President Obama speaks at Ohio State University earlier this year. Photo by Mandel Ngan/AFP/Getty Images.
President Obama and Mitt Romney are locked in a dead heat in two states that will likely play a deciding role in November’s election: Florida and Ohio.
According to a Quinnipiac University poll released Thursday, Romney holds a 44 percent to 43 percent lead in the Sunshine State, while Mr. Obama has a 44 percent to 42 percent advantage in the Buckeye State.
The numbers represent a tightening of the race since the last Quinnipiac survey in late March, which showed the president up 49-42 in Florida and 47-41 in Ohio.
The Quinnipiac poll also looked at Pennsylvania and found Mr. Obama building on his three-point lead in March. The latest snapshot had the president up 47 percent to 39 percent over Romney, moving him closer to the 10-point margin of victory he had in his 2008 race against Sen. John McCain.
To varying degrees the numbers in each state highlight the gender gap that has existed in other polls. Mr. Obama is favored by women in Florida (44 percent to 42 percent), Ohio (50-37) and Pennsylvania (52-35). Romney does better with male voters in all three states, winning them over by four points in Florida, 10 points in Ohio and three points in Pennsylvania.
With the economy expected to be the central issue of the campaign, voters in all three states said the country is still in a recession, but a majority also responded that the recovery has begun.
Romney was rated as the candidate who would do a better job on the economy by voters in Florida (49 percent to 40 percent) and Ohio (47-43), while the president edged out the former Massachusetts governor in Pennsylvania (44-43).
No candidate has won the presidency since 1960 without capturing two of these three states, and neither campaign is taking any chances this time around.
Romney spent time in Ohio last week, named some top campaign staff for the state on Wednesday and will be back in Pennsylvania on Friday, huddling privately with former rival Rick Santorum before an event at a cement factory in Pittsburgh. The president, meanwhile, will hold a rally Saturday in Columbus to officially kick-off his fall re-election campaign.
THE ELECTORAL PATH
Those battlegrounds are going to see plenty of action this year, along with a handful of other states each campaign deems as must-wins.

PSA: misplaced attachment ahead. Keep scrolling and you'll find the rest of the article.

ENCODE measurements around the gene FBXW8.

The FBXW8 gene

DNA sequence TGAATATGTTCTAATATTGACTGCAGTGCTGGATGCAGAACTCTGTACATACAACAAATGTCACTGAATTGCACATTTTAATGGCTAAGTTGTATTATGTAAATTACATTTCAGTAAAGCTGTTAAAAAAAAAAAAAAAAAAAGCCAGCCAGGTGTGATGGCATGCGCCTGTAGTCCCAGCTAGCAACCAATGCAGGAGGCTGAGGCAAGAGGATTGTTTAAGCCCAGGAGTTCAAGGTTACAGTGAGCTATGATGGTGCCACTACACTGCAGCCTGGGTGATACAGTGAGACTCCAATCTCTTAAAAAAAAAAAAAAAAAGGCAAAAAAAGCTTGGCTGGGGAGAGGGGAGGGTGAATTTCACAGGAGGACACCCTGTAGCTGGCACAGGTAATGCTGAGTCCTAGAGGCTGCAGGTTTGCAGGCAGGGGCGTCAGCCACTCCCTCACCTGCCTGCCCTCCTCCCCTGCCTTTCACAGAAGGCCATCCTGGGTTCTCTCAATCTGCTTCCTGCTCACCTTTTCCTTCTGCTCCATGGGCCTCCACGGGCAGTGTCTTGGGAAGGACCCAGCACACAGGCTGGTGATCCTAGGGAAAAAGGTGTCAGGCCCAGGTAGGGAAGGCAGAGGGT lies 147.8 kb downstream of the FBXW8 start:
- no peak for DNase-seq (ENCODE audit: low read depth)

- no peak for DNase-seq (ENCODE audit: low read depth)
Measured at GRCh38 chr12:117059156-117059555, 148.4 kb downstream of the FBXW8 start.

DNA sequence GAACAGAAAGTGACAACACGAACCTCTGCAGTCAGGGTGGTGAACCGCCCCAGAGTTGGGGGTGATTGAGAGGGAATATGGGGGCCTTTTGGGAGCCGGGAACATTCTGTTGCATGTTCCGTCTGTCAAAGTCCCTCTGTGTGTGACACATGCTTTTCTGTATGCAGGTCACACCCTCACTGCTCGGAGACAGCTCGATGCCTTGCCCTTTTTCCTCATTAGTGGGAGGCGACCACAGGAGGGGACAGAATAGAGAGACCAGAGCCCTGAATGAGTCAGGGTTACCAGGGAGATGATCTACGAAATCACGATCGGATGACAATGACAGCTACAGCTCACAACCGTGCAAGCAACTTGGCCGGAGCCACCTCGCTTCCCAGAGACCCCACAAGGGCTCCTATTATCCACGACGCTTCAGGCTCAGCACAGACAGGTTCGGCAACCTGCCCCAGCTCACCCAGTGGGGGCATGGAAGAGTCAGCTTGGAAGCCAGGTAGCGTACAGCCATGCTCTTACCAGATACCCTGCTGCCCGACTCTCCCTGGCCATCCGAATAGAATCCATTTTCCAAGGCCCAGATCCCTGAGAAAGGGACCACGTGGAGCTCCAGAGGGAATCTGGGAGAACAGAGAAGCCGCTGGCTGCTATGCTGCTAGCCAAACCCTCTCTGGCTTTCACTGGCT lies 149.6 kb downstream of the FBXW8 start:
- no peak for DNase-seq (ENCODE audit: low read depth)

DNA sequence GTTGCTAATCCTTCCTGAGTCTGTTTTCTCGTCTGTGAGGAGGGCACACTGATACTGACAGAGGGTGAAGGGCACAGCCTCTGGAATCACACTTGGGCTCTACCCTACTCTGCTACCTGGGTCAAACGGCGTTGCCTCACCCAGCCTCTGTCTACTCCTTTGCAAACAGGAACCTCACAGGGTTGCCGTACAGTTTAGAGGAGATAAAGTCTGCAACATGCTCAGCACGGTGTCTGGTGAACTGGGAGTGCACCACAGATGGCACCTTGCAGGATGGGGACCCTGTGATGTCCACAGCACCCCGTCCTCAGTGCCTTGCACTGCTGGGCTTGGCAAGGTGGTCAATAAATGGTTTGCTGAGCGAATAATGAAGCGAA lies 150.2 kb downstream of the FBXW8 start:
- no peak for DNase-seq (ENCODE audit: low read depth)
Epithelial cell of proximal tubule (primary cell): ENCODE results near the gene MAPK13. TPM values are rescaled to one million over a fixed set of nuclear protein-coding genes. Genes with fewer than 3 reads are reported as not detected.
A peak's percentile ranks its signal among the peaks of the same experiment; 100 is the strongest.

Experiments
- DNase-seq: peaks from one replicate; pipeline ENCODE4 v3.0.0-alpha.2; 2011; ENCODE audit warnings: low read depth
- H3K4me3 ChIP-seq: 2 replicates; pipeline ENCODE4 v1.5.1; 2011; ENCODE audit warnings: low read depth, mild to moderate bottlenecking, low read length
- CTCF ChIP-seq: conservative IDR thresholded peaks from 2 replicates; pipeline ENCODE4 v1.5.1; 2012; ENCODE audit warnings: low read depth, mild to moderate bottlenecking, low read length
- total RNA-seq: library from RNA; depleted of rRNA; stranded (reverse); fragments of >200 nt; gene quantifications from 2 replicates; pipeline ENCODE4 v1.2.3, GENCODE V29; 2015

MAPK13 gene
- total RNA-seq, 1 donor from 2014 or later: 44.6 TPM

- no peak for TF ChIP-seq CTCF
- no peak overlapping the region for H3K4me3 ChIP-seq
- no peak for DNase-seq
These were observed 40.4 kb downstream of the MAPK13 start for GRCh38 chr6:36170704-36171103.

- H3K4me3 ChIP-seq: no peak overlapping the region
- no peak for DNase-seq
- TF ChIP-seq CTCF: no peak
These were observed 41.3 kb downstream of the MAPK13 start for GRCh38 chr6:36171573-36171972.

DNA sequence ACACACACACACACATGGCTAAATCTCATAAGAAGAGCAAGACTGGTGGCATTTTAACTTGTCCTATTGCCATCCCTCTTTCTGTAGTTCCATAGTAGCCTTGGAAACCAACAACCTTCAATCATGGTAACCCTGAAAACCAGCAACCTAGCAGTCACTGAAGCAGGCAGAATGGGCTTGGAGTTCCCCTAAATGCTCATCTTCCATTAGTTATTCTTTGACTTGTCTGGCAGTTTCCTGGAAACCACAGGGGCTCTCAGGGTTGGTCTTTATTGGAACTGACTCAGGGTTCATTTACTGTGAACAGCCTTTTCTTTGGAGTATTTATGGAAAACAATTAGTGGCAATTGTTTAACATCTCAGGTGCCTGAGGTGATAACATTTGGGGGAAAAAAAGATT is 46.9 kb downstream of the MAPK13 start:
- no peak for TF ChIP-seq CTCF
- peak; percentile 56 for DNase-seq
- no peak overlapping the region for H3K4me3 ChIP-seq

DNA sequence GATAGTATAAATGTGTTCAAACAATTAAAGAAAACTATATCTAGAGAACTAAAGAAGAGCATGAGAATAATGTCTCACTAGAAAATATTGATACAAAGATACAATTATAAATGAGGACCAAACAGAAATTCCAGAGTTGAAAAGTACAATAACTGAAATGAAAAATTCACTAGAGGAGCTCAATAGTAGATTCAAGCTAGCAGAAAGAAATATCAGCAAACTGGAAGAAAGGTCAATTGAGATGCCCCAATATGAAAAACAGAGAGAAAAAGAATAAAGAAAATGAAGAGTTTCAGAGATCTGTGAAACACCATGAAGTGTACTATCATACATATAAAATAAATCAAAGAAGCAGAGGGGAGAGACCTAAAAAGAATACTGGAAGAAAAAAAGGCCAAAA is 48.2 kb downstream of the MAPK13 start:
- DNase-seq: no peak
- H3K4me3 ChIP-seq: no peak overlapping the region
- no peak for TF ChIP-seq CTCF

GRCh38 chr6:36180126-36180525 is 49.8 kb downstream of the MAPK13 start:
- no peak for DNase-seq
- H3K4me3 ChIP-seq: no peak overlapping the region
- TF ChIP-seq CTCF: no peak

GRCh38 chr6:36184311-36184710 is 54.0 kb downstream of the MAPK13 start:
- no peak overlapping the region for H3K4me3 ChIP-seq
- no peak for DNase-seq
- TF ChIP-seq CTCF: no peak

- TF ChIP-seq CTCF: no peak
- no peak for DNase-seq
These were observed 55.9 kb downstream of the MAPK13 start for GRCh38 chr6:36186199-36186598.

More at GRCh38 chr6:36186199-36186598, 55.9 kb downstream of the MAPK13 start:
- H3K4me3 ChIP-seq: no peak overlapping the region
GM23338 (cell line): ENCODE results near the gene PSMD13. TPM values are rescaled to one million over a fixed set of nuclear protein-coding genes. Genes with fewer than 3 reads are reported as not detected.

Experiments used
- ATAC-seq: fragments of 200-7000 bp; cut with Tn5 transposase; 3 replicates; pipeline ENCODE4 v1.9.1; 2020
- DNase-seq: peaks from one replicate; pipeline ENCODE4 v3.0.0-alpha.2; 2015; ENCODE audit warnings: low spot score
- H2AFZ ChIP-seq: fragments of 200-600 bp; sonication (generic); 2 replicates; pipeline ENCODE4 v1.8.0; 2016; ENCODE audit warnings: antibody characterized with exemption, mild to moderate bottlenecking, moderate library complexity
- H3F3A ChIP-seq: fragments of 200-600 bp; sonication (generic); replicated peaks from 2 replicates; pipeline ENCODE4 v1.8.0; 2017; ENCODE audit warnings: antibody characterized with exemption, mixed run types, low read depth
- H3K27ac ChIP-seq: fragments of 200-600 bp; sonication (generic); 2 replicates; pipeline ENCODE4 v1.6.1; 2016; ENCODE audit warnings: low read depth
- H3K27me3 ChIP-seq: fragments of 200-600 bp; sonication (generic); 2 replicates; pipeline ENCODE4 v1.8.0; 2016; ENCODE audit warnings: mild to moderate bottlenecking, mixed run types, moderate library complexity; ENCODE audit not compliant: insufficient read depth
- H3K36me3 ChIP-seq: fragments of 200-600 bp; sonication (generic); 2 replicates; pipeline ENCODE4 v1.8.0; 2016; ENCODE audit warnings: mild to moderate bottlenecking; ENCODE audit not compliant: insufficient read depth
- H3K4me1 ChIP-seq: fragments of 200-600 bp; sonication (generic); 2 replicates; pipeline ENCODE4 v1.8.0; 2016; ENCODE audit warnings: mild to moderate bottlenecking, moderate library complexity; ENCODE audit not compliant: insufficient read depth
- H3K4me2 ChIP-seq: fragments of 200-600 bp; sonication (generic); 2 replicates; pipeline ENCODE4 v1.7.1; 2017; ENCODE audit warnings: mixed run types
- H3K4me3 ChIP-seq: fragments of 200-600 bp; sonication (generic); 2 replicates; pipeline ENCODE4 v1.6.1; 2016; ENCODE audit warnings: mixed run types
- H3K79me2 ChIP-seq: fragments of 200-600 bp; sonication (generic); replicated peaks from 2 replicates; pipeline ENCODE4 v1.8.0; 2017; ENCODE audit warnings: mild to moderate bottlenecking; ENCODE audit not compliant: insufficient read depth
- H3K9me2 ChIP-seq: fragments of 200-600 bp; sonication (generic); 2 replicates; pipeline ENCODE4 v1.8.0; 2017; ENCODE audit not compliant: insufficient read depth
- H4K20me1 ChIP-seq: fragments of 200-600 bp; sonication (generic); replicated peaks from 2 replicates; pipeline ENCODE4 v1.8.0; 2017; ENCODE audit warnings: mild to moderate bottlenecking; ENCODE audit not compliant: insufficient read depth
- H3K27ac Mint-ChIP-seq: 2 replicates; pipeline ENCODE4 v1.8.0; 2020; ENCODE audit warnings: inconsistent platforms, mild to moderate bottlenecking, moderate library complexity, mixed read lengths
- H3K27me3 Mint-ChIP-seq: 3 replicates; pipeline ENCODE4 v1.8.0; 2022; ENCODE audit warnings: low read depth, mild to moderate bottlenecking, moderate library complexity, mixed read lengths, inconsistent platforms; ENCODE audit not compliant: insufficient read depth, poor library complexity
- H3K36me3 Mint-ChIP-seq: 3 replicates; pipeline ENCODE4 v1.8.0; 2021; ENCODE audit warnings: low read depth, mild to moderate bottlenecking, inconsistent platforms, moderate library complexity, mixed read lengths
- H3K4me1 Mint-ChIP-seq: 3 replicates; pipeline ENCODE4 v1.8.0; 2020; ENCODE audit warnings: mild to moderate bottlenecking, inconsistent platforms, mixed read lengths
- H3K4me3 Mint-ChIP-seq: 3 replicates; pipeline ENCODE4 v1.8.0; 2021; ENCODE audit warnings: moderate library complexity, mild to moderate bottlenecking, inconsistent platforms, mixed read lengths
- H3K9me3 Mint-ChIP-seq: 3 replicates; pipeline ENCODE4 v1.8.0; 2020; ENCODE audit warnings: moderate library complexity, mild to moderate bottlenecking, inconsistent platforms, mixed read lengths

On Wednesday’s NewsHour, Gwen Ifill talked with Christina and USA Today’s Susan Page about Virginia’s importance and how Mr. Obama and Romney are forging their path across the country.
Susan noted that Romney’s push in the swing state was focused squarely on women. (Talking Points Memo’s Evan McMorris-Santoro has more on the female backdrop of Romney’s Northern Virginia event here.)
Christina talked about some of the other swing states getting attention from the campaigns this year: New Hampshire, New Mexico and Pennsylvania.
As the New Hampshire Union-Leader’s John DiStaso reports Thursday, Romney is gearing up for action in the Granite State. He’s hired a new state director and is expected to open his headquarters soon.
The Romney “Restore Our Future” super PAC is spending $4.3 million on this ad to air in Colorado, Florida, Iowa, Michigan, Nevada, New Hampshire, North Carolina, Ohio and Virginia.
Watch the segment here or below:
Of course, you can game it out yourself on our Vote 2012 Map Center.
VOICES FROM VIRGINIA
Cassie Chew and Ryan C. Brooks from our politics team spent Wednesday morning talking with voters at Romney’s rally in Chantilly, Va., as part of the NewsHour’s Listen to Me project. Here are some examples of how these voters feel about the nation.
Stephen Willard says the election is about the economy and civil liberties. Watch him here or below:
For Megan Tolosa, the election is about the economy and the environment. Watch her here below:
For Andrew Biscula, the election is about the pro-life debate. Watch him here or below:
THE LONG GOODBYE
Newt Gingrich offered the voters of South Carolina an apology Wednesday during his speech to announce he was dropping out of the presidential race. He said he felt bad for breaking their tradition of selecting the ultimate GOP nominee.
The former speaker of the House made a somewhat graceful exit, telling a group of reporters gathered in a Virginia hotel room that it doesn’t matter that he doesn’t think Romney is the most conservative nominee the Republicans will ever have. He said it’s not a choice between Romney and Ronald Reagan, but between the former Massachusetts governor and the most liberal president the nation has seen. He left out the Saul Alinsky references and refrained from endorsing Romney, but the implication was clear whose side he’s on.
Watch the speech here or below.
The Washington Post’s Dana Milbank offers his take, with plenty of moon colony jokes. It’s worth noting the column appears above a story on page A2 headlined “SpaceX launch faces more delays.”
Romney issued a statement lauding Gingrich as bringing “creativity and intellectual vitality to American political life.”
“During the course of this campaign, Newt demonstrated both eloquence and fearlessness in advancing conservative ideas. Although he long ago created an enduring place for himself in American history, I am confident that he will continue to make important contributions to our party and to the life of the nation,” Romney said.